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Classical flautist unfamiliar with recording needs help with mic purchase!

Discussion in 'Recording' started by lovebird, Dec 17, 2011.

  1. lovebird

    lovebird Active Member

    Hello, I am a classical flautist, and I would really appreciate any advice you could give me. I would like to buy a USB microphone for casual recording that would be appropriate for classical flute. I am addicted to beautiful, pure tone, so sound quality is extremely important. Now for the bad news- I am looking for something preferably under $150. I realize that my expectations are exceeding my budget, but I am hoping there might be a reasonably priced microphone for my needs out there... somewhere!?! I read an online article on a recording site written by a flautist who recommended a ribbon mic for classical flute. Is this my best bet? If so, what models would you recommend, and what else would I have to buy in order to record with it? I am currently using a Macbook. Thank you very much for any assistance you can offer!
  2. BobRogers

    BobRogers Well-Known Member

    Well a $150 budget is going to be tough to work with. If you are addicted to pure, beautiful tone expect some serious withdrawal symptoms.

    One option is to record to a portable flash recorder, then transfer the audio file to your Macbook for editing and burning to CD. I'm not familiar with the under $150 recorders, but Zoom's more expensive recorders get good reviews here and elsewhere. I consider this the best very inexpensive option. Even if you move on to a better recording system, a flash recorder has a lot of uses for a musician.

    I don't know of a USB mic that has a reputation for excellent audio quality (at any price.) That doesn't mean there are none out there, but I'm skeptical.

    The most common basic computer recording setups use a microphone into an "audio interface" that includes one or more microphone preamps, an analog to digital (AD) converter, and a connection to the computer via USB or Firewire. (The interface usually has a DA converter and connections for monitors.) There really isn't any way I know of to get both a mic and an interface new for $150. Should you decide to increase your budget I would recommend looking at the Cascade ribbon mics. There are, of course, better ribbon mics for more money, but Cascade has low priced mics that are not a waste of money. I really don't know enough about the cheapest interfaces to make a suggestion. Note that you will need a mic stand and cables for a system like this. Portable flash recorders can often be mounted on a camera tripod.
  3. TheJackAttack

    TheJackAttack Distinguished Member

    I'm agreed with Bob. The best USB mic is going to sound harsh and sibilant on a flute. Ribbon mics are a great choice for high winds as long as they are positioned away from air/breathing. That could simply mean positioning above aiming down. Cheap interface....hmmm.....pure tone......er.........fail. Apogee Solo or Duet or RME Babyface are your pure sound options. Bob you think the Avantone might be better than the Cascade?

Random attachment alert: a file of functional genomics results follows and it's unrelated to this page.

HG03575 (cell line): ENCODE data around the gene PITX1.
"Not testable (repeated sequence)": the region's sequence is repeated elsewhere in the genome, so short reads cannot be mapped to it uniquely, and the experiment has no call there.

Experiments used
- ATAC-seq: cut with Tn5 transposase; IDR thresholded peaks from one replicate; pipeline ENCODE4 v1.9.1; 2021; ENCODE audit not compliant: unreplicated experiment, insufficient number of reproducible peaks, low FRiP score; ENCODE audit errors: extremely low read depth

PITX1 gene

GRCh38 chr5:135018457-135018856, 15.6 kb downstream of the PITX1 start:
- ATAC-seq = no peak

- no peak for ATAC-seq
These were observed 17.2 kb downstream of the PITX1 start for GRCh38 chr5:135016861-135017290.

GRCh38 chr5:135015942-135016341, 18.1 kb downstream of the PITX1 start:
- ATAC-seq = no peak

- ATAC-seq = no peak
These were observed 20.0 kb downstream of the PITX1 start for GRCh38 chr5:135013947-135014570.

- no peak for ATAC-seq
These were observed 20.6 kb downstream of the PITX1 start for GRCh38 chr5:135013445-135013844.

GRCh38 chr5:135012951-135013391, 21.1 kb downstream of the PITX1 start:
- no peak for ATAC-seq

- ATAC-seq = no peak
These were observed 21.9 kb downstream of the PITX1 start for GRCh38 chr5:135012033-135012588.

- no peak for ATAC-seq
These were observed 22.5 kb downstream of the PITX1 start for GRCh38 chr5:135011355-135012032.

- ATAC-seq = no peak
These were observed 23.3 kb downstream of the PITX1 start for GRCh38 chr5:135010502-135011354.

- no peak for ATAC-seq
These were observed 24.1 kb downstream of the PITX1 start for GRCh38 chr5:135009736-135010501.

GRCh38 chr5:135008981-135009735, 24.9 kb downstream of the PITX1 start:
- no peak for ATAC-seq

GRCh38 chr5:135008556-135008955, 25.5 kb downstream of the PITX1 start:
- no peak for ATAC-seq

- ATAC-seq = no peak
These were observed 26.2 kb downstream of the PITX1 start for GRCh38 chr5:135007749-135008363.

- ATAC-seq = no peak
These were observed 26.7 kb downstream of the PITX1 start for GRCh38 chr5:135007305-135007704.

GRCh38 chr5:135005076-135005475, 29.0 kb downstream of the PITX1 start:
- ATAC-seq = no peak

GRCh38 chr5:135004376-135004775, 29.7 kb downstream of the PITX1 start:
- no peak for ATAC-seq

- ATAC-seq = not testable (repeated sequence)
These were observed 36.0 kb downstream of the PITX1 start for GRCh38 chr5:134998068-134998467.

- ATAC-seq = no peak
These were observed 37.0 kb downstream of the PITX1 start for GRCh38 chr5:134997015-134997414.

4. lovebird

    lovebird Active Member

    Thanks for your help. I had a feeling that there would be very few, if any options out there that would fall within my budget. I would love to purchase a higher quality outfit, but that is just not feasible at this point. Do you think a USB mic would work in an open space like a church if the mic was placed at least a few feet away? Thanks again for your help ; )
  5. BobRogers

    BobRogers Well-Known Member

    The prices go Cascade Fat Head $175 / Avantone CR-14 $259. To me, the extra money is worth it for the Avantone, but I think the Cascade is a good mic for the price, and I don't mind recommending it to anyone on a very tight budget. The Royer 101 ($799) and the Beyer 160 or 130 ($699) would be better still.
  6. Boswell

    Boswell Moderator Distinguished Member

    Being a flautist myself, I have tried many different mics for both recording (and PA), and I really would not use a low-cost condenser if you want a recording that does not grate on the ear. Although a lot depends on the acoustics of the environment in which you are performing and the degree of visual clutter that can be tolerated (e.g. in a public performance), you need to go with high-quality condensers or ribbons to get the best results.

    Below that level, I've had acceptable results from a Beyer M88 dynamic positioned carefully on a boom projecting from behind over the right shoulder, and set about 15" - 18" from the instrument. If the acoustic can take it and the performer is playing an open-hole flute, a Shure SM81 condenser can work in a similar fashion if positioned at a slightly greater distance.

    Any miking of this sort does mean that the player has to stand fairly still to avoid tonal variations through natural movement, and this does not come easy in a public performance.

    Once you are in a postion to capture a good microphone signal, there are several medium-cost USB interfaces that would be adequate for recording. At the upper end of this scale, the RME BabyFace stands out. Again, I would avoid the low-cost units, since a solo flute waveform seems to be particularly difficult for these units to record in a way that does not tire the ear on the resulting recording.

    I don't think a flash recorder is not going to help you with this type of project, unless you get something like the Zoom H4N and use external mics. Note that many external ribbon mics do not produce enough output for these portable recorders to give a result that has an acceptably low level of equipment noise.

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